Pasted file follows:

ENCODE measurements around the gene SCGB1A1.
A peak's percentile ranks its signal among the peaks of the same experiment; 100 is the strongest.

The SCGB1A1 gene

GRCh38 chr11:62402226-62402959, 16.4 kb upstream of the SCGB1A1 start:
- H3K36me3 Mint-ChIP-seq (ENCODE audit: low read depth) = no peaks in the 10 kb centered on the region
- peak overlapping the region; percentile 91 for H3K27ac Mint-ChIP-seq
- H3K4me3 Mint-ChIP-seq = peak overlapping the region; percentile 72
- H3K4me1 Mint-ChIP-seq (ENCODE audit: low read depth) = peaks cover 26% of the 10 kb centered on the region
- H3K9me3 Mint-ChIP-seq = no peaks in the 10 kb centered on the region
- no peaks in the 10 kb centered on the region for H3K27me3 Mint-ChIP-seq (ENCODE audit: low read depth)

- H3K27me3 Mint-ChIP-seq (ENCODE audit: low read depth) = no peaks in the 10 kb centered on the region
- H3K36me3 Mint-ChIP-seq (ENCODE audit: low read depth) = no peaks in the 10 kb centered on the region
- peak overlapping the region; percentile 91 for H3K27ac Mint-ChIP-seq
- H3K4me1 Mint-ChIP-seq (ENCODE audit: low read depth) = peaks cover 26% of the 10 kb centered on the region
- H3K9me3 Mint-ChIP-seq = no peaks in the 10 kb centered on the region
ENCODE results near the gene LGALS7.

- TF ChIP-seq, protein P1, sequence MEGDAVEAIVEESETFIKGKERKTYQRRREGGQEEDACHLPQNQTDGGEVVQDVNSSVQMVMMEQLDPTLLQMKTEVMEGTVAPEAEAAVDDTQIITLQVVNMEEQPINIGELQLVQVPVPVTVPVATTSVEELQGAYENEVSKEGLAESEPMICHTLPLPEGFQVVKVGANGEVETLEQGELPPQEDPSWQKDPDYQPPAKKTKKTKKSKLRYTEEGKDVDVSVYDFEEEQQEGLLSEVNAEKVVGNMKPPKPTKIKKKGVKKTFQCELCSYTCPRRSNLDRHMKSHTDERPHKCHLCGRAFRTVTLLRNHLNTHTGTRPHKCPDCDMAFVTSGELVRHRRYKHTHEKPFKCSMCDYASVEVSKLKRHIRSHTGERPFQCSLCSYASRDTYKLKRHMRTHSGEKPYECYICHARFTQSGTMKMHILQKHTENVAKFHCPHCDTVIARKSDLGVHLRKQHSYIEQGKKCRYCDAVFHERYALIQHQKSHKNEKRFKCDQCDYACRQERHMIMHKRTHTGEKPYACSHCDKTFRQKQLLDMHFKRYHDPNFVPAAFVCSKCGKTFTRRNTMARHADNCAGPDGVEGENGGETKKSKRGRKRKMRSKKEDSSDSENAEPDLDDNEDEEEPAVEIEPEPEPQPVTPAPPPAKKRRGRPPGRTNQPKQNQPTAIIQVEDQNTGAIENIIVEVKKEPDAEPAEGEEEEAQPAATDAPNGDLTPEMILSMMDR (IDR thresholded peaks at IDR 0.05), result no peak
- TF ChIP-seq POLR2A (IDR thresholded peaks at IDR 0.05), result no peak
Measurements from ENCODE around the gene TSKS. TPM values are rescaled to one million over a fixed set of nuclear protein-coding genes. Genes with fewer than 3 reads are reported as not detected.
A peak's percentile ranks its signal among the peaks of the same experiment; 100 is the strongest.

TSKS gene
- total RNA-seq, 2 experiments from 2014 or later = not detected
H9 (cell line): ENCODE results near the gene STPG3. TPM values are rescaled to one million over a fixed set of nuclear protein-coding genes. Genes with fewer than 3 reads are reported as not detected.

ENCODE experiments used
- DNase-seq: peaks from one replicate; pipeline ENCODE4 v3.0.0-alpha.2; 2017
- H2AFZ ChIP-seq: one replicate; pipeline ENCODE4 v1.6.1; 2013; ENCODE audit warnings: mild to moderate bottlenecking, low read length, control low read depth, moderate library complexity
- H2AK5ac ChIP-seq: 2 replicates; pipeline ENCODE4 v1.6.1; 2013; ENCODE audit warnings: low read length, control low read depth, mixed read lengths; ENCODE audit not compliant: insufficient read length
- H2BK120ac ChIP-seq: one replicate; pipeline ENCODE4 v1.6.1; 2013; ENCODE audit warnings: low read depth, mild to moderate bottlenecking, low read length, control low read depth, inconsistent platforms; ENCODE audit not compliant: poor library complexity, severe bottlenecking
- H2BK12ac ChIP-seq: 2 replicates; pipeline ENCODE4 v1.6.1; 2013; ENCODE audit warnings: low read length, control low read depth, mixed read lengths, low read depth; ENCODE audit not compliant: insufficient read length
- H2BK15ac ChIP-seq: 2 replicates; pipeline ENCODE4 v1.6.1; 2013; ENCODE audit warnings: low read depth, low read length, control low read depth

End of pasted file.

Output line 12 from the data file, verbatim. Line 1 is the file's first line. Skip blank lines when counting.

- H3K36me3 Mint-ChIP-seq (ENCODE audit: low read depth) = no peaks in the 10 kb centered on the region